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CLEVELAND, Texas There are questions, concerns and confusion at an elementary school in Cleveland over a curriculum shakeup that takes coloring away from the kids.

Parents at Southside Primary said they were told by teachers on Monday that Crayons were being removed from the classroom.

Cleveland Independent School District claims that's not entirely true. According to a spokesperson, the school is taking away 'the coloring method,' but not the actual Crayons.

In a letter to parents, Southside Primary Prinicipal Preston Wenz said the school is 'increasing the strength of [their] lessons while decreasing the amount of 'busy' work.'

'Students will still be using crayons for academic activities,' the letter read. ''Busy' activities as mentioned above, such as general coloring, coloring pages that have items starting with a certain letter and similar activities that do not contain the depth that our students deserve for academic success, are what's being trimmed down.'

The district said the school needs to focus on academics to better prepare younger students. According to the district, the changes are because of low performing test scores at the third- and fourth-grade level.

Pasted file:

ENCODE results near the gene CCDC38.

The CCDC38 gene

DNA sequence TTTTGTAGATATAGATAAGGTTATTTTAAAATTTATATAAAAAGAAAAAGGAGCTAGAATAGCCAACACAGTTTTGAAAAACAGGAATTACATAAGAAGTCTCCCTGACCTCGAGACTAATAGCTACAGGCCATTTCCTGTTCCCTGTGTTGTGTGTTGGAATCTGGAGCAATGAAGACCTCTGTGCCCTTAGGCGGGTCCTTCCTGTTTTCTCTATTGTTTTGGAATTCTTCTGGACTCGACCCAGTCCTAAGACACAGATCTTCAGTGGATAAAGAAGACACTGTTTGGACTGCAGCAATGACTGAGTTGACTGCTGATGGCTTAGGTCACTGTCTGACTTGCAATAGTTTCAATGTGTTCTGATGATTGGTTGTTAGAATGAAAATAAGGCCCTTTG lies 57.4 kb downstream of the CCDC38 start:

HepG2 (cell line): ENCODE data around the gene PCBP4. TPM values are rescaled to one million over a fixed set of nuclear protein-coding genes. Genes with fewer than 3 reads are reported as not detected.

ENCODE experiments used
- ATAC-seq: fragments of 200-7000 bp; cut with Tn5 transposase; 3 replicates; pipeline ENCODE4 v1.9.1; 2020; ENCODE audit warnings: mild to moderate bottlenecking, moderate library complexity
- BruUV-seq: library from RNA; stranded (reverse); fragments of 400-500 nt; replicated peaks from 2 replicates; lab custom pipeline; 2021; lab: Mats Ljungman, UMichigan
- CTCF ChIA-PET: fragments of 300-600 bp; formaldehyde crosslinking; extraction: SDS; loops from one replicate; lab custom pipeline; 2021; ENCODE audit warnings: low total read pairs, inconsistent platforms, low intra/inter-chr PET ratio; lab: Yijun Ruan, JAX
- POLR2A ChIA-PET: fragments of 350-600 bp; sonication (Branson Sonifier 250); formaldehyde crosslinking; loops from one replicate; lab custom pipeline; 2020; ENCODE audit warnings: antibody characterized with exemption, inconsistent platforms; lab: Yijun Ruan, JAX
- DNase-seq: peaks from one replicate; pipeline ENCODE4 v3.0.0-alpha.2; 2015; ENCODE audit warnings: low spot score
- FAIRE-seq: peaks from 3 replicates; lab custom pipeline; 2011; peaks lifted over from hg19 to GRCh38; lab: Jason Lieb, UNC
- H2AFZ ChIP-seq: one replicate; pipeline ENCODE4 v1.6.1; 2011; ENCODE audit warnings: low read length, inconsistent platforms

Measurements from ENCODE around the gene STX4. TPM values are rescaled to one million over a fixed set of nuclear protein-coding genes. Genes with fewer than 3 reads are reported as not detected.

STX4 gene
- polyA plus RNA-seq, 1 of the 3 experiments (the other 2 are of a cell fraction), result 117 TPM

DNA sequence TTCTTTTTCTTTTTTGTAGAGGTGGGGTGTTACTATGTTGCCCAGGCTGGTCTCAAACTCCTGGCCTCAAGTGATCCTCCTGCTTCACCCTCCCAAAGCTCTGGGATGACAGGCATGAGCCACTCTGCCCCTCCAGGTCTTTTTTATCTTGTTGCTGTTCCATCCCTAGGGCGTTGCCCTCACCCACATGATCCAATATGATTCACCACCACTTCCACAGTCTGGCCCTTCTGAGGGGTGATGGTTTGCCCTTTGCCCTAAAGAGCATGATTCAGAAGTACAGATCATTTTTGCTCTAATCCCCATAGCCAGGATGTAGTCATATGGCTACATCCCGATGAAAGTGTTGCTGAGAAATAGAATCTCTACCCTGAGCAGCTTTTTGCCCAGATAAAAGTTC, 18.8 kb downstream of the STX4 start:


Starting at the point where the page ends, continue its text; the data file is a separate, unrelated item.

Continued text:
'That's not fair to punish the little kids because the big kids aren't doing their studying,' said mother Vanessa Marin. 'My kids have difficulty learning and colors have really helped and made it worth it.'

Stacey Gatlin with Cleveland ISD declined to do an interview for this story.

She said students at Southside Elementary would no longer be using coloring sheets and would only be allowed to color 'when it is appropriate.'

'It is our job to make sure we deliver that instruction to the best of our ability,' Wenz wrote in his letter to parents. 'If that means not spending 15 minutes on coloring a page that can be colored later at home or at snack time, then that's what we will do.'

'I think it's a blow to the kids,' said grandfather Kelly Ford. 'I would like to take this up with the school.'

Parents claim the school did not formally tell them about any changes.

'Coloring keeps them involved, keeps them upbeat. I know my son, that's one of his biggest things,' said father Blake Satterfield.

The district initially said the changes are a directive from the Texas Education Agency.

The TEA refuted that claim in a statement Tuesday afternoon.

'At no time did the Texas Education Agency or anyone affiliated with the agency direct staff at Cleveland ISD to eliminate coloring at one of their elementary campuses,' said Debbie Ratcliffe, director of media relations at the Texas Education Agency. 'Because of their low performance, the campus has an assigned professional service provider who suggested that the campus provide more opportunities for active learning and move away from busy work unrelated to academic instruction.'

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